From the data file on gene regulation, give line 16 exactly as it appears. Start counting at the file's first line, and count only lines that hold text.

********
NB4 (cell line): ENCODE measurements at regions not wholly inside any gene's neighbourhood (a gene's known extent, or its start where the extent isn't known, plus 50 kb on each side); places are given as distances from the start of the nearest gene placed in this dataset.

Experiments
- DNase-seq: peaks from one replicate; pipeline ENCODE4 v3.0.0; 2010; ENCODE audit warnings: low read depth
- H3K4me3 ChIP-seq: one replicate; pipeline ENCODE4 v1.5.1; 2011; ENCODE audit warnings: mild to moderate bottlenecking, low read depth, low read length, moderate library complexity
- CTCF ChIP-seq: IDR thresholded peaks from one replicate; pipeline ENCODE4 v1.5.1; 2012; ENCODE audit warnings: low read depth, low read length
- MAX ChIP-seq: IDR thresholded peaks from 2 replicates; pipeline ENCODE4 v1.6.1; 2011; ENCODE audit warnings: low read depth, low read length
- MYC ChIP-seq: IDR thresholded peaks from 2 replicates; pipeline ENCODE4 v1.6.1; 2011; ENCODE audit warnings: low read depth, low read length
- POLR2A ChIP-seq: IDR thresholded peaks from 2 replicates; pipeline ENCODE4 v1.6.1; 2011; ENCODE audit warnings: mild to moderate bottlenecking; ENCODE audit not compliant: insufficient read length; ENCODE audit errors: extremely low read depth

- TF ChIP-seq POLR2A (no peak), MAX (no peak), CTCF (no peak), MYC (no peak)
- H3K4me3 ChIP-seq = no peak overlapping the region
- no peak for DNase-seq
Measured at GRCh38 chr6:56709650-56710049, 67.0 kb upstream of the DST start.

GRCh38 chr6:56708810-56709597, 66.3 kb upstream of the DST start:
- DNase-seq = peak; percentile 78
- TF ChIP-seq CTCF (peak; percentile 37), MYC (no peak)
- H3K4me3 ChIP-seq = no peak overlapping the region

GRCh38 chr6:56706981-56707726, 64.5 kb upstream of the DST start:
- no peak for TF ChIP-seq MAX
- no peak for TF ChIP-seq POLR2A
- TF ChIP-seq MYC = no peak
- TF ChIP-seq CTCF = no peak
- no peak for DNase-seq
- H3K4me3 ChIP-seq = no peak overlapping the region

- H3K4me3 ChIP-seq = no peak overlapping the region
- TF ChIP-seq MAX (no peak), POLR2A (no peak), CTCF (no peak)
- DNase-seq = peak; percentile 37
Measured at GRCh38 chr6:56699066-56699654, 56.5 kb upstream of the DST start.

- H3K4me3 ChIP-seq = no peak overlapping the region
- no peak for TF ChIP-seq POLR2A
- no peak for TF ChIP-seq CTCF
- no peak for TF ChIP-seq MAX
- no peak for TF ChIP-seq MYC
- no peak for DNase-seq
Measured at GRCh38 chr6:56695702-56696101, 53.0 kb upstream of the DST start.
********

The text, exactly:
- H3K4me3 ChIP-seq = no peak overlapping the region